Leslie stressed that now hacktivist groups are standing up dark web marketplaces and engaging in ransomware-as-a-service operations. Additionally, Recorded Future observed the threat actors advertise initial access to victim organizations and sell databases on dark web forums. The activity signifies financially motivated threat actors with no political agendas, which doesn't align with past hacktivist behavior.

Recorded Future highlighted the pro-Ukraine hacktivist group known as Network Battalion 65 as a credible threat capable of highly effective attacks.
Recorded Future said the pro-Ukraine group Network Battalion 65 is one of the few hacktivist groups that makes credible claims regarding its attacks and doesn't overstate its accomplishments.

Ulterior motives

Global scale is another notable aspect of the hacktivism evolution, Leslie emphasized. Over the last 20 years, targets have been mostly U.S.-centric. Now, targets are expanding as evidenced by the war in Ukraine, which has seen support campaigns for both sides. "Internationalism of hacktivism is something we've never observed before," Leslie said.

To navigate the evolving hacktivist threat that fuels disinformation, Leslie said it's important for enterprises "to understand that volume of attacks claimed by a group does not equate to impact." He emphasized that successful, disruptive attacks require time, resources, personnel and skills that most hacktivist groups are not capable of achieving.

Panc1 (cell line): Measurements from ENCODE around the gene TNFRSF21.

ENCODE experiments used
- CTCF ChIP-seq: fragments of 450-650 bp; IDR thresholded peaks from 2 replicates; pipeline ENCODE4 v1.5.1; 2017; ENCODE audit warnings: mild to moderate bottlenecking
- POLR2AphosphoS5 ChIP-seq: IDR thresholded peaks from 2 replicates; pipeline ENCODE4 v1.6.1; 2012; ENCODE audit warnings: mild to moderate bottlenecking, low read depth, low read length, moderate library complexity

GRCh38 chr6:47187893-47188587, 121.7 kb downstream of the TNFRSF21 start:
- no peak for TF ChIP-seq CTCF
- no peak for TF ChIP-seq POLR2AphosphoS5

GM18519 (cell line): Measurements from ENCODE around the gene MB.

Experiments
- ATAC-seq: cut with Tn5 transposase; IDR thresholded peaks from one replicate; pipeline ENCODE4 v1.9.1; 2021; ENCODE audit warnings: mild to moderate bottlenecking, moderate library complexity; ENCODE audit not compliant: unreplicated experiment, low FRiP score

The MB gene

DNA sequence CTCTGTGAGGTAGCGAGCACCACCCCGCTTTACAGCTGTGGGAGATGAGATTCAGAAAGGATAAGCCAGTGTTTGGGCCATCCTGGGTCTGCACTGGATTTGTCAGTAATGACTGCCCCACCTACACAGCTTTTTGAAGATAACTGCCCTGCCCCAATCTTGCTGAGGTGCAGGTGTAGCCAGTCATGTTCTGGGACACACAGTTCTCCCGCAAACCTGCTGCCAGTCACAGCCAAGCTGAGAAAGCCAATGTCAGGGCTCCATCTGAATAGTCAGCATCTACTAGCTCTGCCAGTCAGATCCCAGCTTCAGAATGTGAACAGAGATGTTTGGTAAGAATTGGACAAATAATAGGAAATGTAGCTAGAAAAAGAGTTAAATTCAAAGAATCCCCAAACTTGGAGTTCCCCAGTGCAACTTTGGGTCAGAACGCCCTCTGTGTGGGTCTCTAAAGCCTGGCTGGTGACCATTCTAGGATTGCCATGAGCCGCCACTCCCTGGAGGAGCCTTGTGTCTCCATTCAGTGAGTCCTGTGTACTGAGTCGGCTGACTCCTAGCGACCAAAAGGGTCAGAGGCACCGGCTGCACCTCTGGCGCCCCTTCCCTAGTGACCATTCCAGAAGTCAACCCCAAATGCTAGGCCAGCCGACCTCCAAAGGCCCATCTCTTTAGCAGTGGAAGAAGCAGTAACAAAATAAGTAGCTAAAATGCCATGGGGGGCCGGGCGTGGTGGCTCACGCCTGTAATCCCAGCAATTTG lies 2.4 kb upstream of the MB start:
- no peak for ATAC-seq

For example, the Iranian nation-state threat group tracked as Cyberav3ngers claimed to be a pro-Palestine hacktivist group, but Leslie said its activity demonstrated otherwise. Last year, CISA published an advisory that Cyberav3ngers was targeting U.S. water and wastewater system facilities. Leslie said this was one example where Iranian intelligence services leveraged hacktivist groups for the sake of plausible deniability.

"You never see hacktivist groups targeting critical infrastructure, much less something as critical as water," he said.

Another example involved a threat actor Recorded Future tracks as FreeCivilian, which claimed to be a hacktivist group to deflect accusations of Russian state-sponsored attacks. When Russia initially invaded Ukraine, Recorded Future observed FreeCivilian drop several database breaches related to Ukrainian government entities.

Leslie said Ukraine-based organizations and western cybersecurity providers have since attributed the activity to a threat actor CrowdStrike tracks as Ember Bear, which is associated with Russia's GRU military intelligence agency.

"The GRU was effectively masquerading as a cybercriminal hacktivist group on RaidForums to provide the Kremlin with plausible deniability," he said.

Another example of a hacktivist persona is the Russian advanced persistent threat group Sandworm, or what Mandiant upgraded to APT44 earlier this month. Leslie said like other groups, its purpose is to spread plausible deniability for the GRU.